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Young people with a learning disability are being denied sex-positive RSE

Young people with a learning disability are being denied sex-positive relationships and sex education (RSE)

80% of professionals delivering sex education to young people with a learning disability struggle to find accessible resources
80% are unable to find relatable images
54% cannot access training to help with sex education
36% say that sex education is not prioritised in their school

Sadly, due to societal attitudes and lack of resources, those most likely to miss out are young people with a learning disability.

For our first Sexual Health Week we are working with the learning disability charity, Mencap to shout louder about the needs of young people with disabilities and support professionals delivering RSE.

Richard Lawrence, Project Support Assistant and Co-chair of the Sexuality and Relationship Steering Group at Mencap, said:

“Some people are quick to judge people with a learning disability, like me, when it comes to sex and relationships. People with a learning disability have a right to choose if they would like to be in a relationship, have sex or get married.

“People have judged me for wanting to be in a relationship and have told me that because I have a learning disability I don’t understand what a healthy relationship, consent or safe sex is.”

When Brook Surveyed those delivering RSE to young people with a learning disability, 80% said they struggle to find accessible resources that meet the needs of those they work with. A further 80% find it challenging to find images that reflect the experiences of young people who have a learning disability.


Helen Marshall, Chief Executive at Brook, said:

“The reality is that lots of sexual health messages received by young people who have a learning disability are negative and focus primarily on risks and inappropriate behaviours. These are important aspects but there needs to be a balance. If RSE is accessible, positive and inclusive, it can empower young people to become more independent, explore and develop healthy relationships and help to protect against abuse.”

This is why we are using our first Sexual Health Week to start important conversations about sex and disability, challenging misconceptions and providing support to professionals delivering RSE. We have launched a suite of free downloadable resources on a range of topics including; masturbation, same-sex relationships and pornography. Each topic is accompanied by a handout for young people to take away to continue reinforcing their learnings.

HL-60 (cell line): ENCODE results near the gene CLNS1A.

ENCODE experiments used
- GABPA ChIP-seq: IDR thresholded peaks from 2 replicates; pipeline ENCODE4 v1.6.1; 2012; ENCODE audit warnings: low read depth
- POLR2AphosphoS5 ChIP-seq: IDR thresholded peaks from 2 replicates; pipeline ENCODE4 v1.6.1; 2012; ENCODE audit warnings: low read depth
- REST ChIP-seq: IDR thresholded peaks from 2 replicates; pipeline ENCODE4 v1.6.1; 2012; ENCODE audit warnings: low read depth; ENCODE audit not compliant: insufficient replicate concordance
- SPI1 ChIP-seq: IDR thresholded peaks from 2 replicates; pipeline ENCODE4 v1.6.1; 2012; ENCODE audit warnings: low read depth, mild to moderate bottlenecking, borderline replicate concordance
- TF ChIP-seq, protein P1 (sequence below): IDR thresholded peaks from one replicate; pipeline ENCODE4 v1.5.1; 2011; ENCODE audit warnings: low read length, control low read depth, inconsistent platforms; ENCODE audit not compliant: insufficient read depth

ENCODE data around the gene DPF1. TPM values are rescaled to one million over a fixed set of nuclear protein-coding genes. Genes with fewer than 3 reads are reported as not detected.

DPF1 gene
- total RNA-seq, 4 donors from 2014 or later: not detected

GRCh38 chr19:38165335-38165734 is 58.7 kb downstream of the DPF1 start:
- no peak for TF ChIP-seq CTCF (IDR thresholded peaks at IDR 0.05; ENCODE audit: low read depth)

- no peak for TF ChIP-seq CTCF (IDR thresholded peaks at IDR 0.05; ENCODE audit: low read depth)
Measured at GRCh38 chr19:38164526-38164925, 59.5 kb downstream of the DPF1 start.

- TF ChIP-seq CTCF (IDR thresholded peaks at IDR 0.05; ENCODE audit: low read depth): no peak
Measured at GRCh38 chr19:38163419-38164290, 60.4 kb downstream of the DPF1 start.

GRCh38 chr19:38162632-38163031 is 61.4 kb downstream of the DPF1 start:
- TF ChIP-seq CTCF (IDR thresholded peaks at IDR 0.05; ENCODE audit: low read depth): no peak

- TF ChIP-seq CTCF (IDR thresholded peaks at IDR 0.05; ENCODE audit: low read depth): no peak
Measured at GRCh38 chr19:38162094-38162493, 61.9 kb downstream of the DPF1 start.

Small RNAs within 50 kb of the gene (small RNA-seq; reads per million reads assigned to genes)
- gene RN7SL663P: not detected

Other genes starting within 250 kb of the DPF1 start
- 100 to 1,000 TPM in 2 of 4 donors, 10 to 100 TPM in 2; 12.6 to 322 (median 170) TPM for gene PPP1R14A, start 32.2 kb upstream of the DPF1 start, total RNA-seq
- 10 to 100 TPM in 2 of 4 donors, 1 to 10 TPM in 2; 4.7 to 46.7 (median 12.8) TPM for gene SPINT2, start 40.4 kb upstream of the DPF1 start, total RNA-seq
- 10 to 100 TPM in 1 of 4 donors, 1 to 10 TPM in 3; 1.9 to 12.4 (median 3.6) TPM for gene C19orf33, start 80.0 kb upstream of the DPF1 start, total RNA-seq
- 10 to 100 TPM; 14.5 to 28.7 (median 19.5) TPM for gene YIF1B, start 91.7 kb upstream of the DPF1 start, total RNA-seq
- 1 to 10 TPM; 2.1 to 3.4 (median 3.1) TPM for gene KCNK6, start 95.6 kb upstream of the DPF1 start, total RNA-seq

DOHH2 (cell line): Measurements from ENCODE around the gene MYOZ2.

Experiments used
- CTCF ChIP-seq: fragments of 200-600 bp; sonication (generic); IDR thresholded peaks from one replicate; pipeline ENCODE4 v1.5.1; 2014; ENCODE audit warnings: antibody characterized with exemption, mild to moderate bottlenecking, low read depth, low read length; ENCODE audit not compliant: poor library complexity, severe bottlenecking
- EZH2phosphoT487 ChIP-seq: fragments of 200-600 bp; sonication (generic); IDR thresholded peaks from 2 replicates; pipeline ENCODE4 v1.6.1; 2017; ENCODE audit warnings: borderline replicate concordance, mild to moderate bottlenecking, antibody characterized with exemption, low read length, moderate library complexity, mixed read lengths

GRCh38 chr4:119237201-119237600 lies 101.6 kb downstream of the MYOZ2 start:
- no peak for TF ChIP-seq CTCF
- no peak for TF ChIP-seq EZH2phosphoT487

Richard says:

“Back when I was in school, I only got taught the basics, like here is a man and here is a woman. I didn’t learn anything about consent, safe sex or LGBT. It’s a lot harder for people with a learning disability to find out about sex and relationships because accessible information is hidden away. That’s why Mencap is proud to be collaborating with Brook to make a positive difference to the next generation of people with a learning disability.”

You can see all our new resources and learn more about sexual health week here

Read Brook’s position paper on sexual and reproductive health and rights for people with a learning disability.


About Mencap

There are 1.5 million people with a learning disability in the UK. Mencap works to support people with a learning disability, their families and carers by fighting to change laws, improve services and access to education, employment and leisure facilities. Mencap supports thousands of people with a learning disability to live their lives the way they want. www.mencap.org.uk.

For advice and information about learning disability and Mencap services in your area, contact Mencap’s Freephone Learning Disability Helpline on 0808 808 1111 (9am-3pm, Monday-Friday) or email help@mencap.org.uk.

For media enquiries please contact Brook's press office on 07789 682831 or email press@brook.org.uk

Notes to editors

Brook believes that young people should have access to great sexual health services and wellbeing support.

Brook provides free and confidential sexual health information, contraception, pregnancy testing, advice and counselling, testing and treatment for sexually transmitted infections and education programmes, reaching nearly 235,000 young people nationwide every year.
Read our Strategic Plan 2017-2020 and learn more about the difference we make in our latest Success Report.